Article: How to Summarize Your Science to the Media to Minimize Misinterpretation

Many of us worry that sharing our science with the media opens us up to misinterpretation, particularly by overrepresenting our findings. Indeed, the media tries to draw readers, listeners, or viewers in, and some will stop at little to do so. Simultaneously, we focus on not overstating our work and respecting the limitations of our analyses, but the ways we present our work are less enticing than the unfounded bold claims that usually take the limelight. While we cannot prevent these mismatches from happening entirely, here are 9 ways that you hold the power in sharing your work and doing your best to reduce the risk of misinterpretation.

1. The first step to sharing your science with the media is often determining the best outlet for doing so. Sometimes, it will be sharing through a platform like Twitter. This is often best if you are sharing a link to a recent publication and want to include a Twitter thread to summarize the main findings in a way that is easily understandable at an 8th grade level. Other ways to connect with the media and lay audiences is through having a phone call with a reporter. This can be done both through soliciting your feedback, often prompted by an article you published, or by pitching yourself to them and letting them know of your expertise to place them on your radar. In either case, remember to communicate your science at about an 8th grade level so that it's easy to understand your findings.

2. It is always a good idea to ask for the interview questions ahead of time so that you have time to prepare eloquent and thoughtful responses. Especially if you are new to interacting with reporters, you may feel calmed by your preparation. Also, some institutions may require you to gain approval of your responses before speaking with the press, so check your institution’s or organization’s policies. Once you receive the questions, sketch out answers and consider running them by a colleague. Better yet, share them with a lay person or someone from the intended audience of the resulting work. Know that they may ask additional questions based on your responses. Unless you’re on a live recording, do not hesitate to take a moment to think through your answer before you begin speaking. Finally, always ask to review the article or quotes from your interview (they may not want to share the whole piece) before it goes to press. Most outlets will allow you to correct the author’s summary of your statements, but a few may not allow you to modify direct quotes. You can clarify these policies before providing any comments if you prefer.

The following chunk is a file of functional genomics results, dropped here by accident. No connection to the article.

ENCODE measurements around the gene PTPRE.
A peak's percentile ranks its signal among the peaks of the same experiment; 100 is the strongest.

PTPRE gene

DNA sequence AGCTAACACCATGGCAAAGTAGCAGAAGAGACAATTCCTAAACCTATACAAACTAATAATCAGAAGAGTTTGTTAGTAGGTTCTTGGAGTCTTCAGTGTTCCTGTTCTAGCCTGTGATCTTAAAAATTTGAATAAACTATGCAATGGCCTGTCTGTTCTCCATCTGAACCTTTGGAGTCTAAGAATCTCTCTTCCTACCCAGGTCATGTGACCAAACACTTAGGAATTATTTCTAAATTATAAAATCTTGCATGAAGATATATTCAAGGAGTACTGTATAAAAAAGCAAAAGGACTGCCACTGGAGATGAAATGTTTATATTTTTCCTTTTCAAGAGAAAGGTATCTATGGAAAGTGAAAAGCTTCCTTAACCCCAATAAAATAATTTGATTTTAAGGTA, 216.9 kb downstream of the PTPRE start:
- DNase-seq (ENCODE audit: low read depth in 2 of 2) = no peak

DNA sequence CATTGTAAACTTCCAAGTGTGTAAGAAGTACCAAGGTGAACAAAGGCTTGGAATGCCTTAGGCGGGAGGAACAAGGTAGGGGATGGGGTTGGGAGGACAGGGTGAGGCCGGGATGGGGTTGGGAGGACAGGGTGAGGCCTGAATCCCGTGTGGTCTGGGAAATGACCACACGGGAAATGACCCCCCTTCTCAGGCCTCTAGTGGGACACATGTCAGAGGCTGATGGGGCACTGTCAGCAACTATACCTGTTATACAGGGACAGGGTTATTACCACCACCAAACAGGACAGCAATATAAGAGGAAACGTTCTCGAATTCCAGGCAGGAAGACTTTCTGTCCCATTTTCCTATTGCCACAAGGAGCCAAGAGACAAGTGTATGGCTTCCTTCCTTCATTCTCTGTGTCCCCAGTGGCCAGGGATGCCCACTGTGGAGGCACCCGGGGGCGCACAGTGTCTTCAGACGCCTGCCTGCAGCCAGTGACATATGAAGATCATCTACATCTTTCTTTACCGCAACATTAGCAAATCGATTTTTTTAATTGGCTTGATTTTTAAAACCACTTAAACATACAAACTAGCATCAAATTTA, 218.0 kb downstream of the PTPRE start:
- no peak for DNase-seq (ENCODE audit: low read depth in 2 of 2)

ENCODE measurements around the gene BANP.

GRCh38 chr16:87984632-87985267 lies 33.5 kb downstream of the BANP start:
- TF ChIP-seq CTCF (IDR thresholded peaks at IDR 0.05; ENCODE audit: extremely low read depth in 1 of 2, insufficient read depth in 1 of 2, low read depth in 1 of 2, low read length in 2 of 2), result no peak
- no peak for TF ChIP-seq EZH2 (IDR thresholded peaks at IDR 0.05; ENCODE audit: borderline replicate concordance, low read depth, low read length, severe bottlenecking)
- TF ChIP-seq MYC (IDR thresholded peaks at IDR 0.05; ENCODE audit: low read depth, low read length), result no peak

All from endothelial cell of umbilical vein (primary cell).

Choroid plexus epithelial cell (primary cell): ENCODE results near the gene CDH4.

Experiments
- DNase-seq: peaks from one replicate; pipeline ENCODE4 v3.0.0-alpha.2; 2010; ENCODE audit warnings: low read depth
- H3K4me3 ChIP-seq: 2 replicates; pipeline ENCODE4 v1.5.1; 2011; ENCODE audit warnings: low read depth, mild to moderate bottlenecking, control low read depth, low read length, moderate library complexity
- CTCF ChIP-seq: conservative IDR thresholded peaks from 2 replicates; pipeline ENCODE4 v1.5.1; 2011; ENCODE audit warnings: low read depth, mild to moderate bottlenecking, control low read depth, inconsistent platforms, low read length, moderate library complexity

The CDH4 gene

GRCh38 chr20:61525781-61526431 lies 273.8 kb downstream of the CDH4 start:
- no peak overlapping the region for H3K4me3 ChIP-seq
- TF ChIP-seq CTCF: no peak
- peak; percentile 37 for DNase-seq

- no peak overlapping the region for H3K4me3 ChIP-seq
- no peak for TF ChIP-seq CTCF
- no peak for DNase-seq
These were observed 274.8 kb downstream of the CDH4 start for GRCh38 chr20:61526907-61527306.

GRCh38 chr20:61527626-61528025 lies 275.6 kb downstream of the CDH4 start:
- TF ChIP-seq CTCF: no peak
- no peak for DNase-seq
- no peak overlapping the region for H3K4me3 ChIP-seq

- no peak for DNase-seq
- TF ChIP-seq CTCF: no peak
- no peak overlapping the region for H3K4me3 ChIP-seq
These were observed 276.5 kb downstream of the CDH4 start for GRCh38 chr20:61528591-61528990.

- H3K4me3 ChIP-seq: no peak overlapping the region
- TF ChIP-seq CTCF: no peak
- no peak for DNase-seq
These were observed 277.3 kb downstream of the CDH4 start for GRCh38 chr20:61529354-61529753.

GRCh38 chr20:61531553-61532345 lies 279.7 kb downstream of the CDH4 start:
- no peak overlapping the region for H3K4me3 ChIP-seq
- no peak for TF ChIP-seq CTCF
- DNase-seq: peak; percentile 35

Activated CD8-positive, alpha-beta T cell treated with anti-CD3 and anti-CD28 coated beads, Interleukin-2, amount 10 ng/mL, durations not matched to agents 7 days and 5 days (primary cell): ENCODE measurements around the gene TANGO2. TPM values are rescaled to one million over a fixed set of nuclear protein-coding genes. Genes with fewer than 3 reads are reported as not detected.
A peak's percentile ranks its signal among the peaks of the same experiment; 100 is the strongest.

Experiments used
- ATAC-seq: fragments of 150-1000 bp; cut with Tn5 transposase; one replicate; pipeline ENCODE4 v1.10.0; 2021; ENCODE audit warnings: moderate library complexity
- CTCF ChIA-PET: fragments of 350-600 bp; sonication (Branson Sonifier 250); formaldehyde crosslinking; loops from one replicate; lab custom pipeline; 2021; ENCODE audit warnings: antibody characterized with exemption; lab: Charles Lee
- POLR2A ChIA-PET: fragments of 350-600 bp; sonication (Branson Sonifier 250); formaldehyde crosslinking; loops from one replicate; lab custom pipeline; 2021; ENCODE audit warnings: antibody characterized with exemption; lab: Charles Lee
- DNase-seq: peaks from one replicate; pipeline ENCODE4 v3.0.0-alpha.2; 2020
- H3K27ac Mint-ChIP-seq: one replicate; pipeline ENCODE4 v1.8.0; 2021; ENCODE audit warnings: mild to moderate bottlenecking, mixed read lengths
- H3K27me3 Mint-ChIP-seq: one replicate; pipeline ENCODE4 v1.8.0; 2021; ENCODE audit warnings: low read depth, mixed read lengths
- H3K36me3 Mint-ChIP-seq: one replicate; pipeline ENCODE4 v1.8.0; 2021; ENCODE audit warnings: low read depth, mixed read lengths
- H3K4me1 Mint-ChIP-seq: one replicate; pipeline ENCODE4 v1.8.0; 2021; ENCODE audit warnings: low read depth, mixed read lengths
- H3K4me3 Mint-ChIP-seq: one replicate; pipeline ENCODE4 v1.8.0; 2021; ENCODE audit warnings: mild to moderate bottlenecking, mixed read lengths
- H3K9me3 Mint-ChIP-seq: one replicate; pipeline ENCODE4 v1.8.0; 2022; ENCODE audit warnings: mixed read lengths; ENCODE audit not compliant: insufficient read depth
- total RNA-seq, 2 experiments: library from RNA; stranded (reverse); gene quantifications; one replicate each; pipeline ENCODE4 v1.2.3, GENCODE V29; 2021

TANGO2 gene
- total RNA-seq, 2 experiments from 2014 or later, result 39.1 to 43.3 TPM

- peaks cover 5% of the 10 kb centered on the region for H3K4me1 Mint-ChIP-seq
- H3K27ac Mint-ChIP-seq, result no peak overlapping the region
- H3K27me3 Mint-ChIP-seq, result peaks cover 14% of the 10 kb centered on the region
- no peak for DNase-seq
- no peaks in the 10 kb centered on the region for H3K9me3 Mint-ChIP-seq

3. Lately, news outlets will often ask interview questions by email. If they don’t send questions by email and you would prefer to answer their questions this way because you are nervous or new to speaking with the media, you can indicate that answering questions by email will allow you to respond more quickly (which is usually what the journalists need).